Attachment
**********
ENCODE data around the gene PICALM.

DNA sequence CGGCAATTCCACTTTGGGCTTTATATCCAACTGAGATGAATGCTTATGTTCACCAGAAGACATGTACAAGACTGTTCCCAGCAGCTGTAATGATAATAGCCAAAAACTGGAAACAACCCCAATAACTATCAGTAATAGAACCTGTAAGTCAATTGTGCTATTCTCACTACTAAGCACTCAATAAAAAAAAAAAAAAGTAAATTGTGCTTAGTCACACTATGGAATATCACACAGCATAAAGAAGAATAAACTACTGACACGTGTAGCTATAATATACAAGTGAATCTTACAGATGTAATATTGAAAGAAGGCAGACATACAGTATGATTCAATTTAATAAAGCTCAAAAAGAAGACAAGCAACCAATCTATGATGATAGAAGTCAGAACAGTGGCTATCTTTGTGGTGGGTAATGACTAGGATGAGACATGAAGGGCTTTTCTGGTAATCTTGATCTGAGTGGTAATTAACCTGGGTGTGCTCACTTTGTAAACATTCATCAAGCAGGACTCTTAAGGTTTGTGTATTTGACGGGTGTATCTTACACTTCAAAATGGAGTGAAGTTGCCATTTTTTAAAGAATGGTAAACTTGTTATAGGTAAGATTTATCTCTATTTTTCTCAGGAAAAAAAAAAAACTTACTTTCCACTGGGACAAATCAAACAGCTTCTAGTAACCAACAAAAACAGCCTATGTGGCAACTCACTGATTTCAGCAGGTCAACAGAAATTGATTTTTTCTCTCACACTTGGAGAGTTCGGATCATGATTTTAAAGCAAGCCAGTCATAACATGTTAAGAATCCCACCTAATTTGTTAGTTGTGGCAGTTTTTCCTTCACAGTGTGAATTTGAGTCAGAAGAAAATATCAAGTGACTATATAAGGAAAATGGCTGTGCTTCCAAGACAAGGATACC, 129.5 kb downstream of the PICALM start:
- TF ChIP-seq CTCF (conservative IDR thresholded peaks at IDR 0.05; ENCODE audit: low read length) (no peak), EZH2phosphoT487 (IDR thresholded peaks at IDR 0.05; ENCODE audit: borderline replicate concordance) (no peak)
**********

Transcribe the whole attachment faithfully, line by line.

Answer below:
ENCODE data around the gene PICALM.

DNA sequence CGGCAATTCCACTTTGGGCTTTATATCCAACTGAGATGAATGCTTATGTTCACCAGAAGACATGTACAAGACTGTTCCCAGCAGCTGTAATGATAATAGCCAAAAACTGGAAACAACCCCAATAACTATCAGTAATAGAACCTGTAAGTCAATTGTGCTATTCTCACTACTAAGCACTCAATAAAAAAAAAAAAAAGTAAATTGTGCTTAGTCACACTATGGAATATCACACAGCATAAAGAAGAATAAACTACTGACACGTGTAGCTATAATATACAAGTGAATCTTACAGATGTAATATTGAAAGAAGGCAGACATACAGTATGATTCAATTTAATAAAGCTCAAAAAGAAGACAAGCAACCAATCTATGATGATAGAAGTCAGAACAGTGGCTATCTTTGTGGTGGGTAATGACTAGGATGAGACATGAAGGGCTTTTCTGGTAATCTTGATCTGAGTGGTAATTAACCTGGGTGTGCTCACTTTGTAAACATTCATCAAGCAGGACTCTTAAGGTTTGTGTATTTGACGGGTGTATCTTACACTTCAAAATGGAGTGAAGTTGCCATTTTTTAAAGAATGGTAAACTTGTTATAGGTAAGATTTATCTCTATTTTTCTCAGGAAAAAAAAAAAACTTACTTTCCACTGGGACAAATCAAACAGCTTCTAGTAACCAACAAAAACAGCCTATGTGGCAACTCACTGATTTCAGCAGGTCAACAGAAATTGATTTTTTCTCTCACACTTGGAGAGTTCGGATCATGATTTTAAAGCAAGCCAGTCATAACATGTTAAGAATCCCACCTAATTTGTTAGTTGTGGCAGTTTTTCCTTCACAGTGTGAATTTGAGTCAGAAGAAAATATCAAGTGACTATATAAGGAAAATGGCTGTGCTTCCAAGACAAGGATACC, 129.5 kb downstream of the PICALM start:
- TF ChIP-seq CTCF (conservative IDR thresholded peaks at IDR 0.05; ENCODE audit: low read length) (no peak), EZH2phosphoT487 (IDR thresholded peaks at IDR 0.05; ENCODE audit: borderline replicate concordance) (no peak)